Review of Scientific Instruments | Year: 2015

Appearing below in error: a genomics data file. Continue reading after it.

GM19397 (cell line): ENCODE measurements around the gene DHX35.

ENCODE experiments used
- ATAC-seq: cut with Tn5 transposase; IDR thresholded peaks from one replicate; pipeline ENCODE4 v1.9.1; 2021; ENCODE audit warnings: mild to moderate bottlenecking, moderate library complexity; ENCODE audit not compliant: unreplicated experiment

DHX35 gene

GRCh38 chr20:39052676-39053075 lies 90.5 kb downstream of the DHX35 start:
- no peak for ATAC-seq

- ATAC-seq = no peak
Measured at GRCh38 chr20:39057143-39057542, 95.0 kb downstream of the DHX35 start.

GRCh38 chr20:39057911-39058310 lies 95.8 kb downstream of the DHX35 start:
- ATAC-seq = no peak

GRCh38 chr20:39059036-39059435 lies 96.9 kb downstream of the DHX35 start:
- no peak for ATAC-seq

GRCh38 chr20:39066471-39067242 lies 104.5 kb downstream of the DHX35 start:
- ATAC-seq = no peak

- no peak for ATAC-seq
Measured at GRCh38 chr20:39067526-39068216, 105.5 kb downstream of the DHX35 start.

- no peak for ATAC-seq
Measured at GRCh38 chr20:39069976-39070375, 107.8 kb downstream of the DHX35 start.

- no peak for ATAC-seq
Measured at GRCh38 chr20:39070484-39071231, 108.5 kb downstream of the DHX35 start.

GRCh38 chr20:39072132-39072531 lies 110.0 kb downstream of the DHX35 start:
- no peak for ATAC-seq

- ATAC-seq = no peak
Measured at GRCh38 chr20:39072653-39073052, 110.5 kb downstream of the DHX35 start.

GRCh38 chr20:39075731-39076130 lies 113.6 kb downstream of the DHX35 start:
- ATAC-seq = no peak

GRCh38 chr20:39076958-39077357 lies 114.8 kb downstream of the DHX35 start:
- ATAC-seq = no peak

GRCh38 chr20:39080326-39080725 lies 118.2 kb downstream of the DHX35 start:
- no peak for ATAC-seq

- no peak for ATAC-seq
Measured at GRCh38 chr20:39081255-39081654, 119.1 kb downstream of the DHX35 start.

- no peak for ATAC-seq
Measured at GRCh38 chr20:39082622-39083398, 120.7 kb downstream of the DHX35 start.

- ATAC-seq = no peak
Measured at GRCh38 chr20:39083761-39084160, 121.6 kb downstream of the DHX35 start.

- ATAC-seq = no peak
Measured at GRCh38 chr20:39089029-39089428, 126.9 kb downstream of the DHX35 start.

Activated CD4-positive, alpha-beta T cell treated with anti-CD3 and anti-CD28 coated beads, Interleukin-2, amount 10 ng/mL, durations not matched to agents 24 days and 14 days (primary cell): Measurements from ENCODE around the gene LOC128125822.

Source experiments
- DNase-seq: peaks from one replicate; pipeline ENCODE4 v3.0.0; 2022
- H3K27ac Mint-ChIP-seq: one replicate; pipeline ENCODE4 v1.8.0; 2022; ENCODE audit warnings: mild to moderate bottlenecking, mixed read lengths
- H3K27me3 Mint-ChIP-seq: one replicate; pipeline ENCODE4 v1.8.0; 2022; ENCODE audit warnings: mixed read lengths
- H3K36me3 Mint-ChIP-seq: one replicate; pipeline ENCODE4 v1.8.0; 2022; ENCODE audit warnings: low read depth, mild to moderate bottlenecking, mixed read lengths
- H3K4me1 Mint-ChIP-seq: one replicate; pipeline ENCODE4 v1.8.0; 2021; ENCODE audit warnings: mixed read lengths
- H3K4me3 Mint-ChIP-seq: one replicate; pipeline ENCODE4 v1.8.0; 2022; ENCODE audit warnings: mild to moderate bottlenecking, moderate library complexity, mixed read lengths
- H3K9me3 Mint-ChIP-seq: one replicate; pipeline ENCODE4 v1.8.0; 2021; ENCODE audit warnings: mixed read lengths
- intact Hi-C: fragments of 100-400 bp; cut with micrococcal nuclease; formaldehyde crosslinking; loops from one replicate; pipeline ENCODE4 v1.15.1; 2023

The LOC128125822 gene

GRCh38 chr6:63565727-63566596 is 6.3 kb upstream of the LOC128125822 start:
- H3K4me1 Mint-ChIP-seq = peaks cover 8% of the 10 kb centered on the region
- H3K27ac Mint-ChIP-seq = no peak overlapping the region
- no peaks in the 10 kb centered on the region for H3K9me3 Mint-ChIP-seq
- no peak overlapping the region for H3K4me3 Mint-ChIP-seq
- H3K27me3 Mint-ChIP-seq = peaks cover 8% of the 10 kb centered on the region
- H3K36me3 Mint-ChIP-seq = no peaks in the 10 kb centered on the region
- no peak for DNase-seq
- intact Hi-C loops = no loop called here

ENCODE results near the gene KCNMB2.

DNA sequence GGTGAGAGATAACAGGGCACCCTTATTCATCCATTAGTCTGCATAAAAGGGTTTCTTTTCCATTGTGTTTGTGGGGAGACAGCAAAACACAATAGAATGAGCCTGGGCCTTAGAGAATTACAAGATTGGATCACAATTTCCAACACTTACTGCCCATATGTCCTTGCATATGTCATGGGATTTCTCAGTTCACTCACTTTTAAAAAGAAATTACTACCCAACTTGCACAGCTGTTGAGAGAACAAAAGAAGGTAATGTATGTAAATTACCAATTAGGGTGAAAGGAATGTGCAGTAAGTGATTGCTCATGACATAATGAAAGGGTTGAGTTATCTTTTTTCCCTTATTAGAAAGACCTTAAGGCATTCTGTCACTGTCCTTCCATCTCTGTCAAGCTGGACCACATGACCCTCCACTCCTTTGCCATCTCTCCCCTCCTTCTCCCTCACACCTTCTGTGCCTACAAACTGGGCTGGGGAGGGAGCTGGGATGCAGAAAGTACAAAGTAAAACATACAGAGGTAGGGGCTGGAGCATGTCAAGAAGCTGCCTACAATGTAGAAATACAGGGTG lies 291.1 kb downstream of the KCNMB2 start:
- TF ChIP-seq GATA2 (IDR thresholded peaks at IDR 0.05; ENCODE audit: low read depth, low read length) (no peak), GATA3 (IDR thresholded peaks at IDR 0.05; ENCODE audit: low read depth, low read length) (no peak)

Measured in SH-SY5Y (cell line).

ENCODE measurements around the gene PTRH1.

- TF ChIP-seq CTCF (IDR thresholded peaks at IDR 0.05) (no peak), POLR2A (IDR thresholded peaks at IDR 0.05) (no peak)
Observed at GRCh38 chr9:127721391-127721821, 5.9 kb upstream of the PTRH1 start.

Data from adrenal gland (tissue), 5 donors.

The thermal dynamics of bomb calorimeters are modeled using a lumped heat transfer analysis in which heat is released in a pressure vessel/bomb immersed in a stirred water bath that is surrounded by a static air space bounded by an insulated (static) jacket, a constant/controlled temperature jacket (isoperibol), or a changing temperature (adiabatic) jacket. The temperature history of the water bath for each of these boundary conditions (methods) is well described by the two-term solution for the calorimeter response to a heat impulse (combustion), allowing the heat transfer coefficients and thermal capacities of the bomb and water bath to be determined parametrically. The validated heat transfer model provides an expression for direct calculation of the heat released in an arbitrary process inside a bomb calorimeter using the temperature history of the water bath for each of the boundary conditions (methods). This result makes possible the direct calculation of the heat of combustion of a sample in an isoperibol calorimeter from the recorded temperature history without the need for semi-empirical temperature corrections to account for non-adiabatic behavior. Another useful result is that the maximum temperature rise of the water bath in the static jacket method is proportional to the total heat generated, and the empirical proportionality constant, which is determined by calibration, accounts for all of the heat losses and thermal lags of the calorimeter. © 2015 U.S. Government.